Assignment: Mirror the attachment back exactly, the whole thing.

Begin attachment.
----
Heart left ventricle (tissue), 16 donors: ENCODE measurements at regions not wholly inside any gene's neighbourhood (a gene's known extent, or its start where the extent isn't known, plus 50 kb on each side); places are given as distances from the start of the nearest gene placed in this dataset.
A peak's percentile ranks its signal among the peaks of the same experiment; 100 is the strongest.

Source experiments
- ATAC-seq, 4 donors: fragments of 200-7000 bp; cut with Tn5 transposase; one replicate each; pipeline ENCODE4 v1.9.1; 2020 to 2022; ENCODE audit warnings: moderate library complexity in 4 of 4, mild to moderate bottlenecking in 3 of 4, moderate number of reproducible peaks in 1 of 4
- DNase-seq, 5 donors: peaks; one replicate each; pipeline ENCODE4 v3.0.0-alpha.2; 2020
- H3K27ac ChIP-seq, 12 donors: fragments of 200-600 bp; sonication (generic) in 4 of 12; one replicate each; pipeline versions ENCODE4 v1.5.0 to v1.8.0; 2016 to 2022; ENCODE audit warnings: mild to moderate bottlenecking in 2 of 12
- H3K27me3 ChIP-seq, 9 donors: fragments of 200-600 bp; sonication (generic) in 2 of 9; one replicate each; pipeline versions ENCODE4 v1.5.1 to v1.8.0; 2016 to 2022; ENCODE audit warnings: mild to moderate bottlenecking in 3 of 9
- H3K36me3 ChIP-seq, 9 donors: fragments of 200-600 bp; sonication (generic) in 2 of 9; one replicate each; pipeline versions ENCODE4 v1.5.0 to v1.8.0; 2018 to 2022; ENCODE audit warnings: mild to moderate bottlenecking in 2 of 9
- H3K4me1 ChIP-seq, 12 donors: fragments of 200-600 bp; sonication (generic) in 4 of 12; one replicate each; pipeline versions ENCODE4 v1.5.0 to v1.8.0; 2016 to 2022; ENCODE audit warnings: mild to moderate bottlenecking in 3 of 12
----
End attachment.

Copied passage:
Heart left ventricle (tissue), 16 donors: ENCODE measurements at regions not wholly inside any gene's neighbourhood (a gene's known extent, or its start where the extent isn't known, plus 50 kb on each side); places are given as distances from the start of the nearest gene placed in this dataset.
A peak's percentile ranks its signal among the peaks of the same experiment; 100 is the strongest.

Source experiments
- ATAC-seq, 4 donors: fragments of 200-7000 bp; cut with Tn5 transposase; one replicate each; pipeline ENCODE4 v1.9.1; 2020 to 2022; ENCODE audit warnings: moderate library complexity in 4 of 4, mild to moderate bottlenecking in 3 of 4, moderate number of reproducible peaks in 1 of 4
- DNase-seq, 5 donors: peaks; one replicate each; pipeline ENCODE4 v3.0.0-alpha.2; 2020
- H3K27ac ChIP-seq, 12 donors: fragments of 200-600 bp; sonication (generic) in 4 of 12; one replicate each; pipeline versions ENCODE4 v1.5.0 to v1.8.0; 2016 to 2022; ENCODE audit warnings: mild to moderate bottlenecking in 2 of 12
- H3K27me3 ChIP-seq, 9 donors: fragments of 200-600 bp; sonication (generic) in 2 of 9; one replicate each; pipeline versions ENCODE4 v1.5.1 to v1.8.0; 2016 to 2022; ENCODE audit warnings: mild to moderate bottlenecking in 3 of 9
- H3K36me3 ChIP-seq, 9 donors: fragments of 200-600 bp; sonication (generic) in 2 of 9; one replicate each; pipeline versions ENCODE4 v1.5.0 to v1.8.0; 2018 to 2022; ENCODE audit warnings: mild to moderate bottlenecking in 2 of 9
- H3K4me1 ChIP-seq, 12 donors: fragments of 200-600 bp; sonication (generic) in 4 of 12; one replicate each; pipeline versions ENCODE4 v1.5.0 to v1.8.0; 2016 to 2022; ENCODE audit warnings: mild to moderate bottlenecking in 3 of 12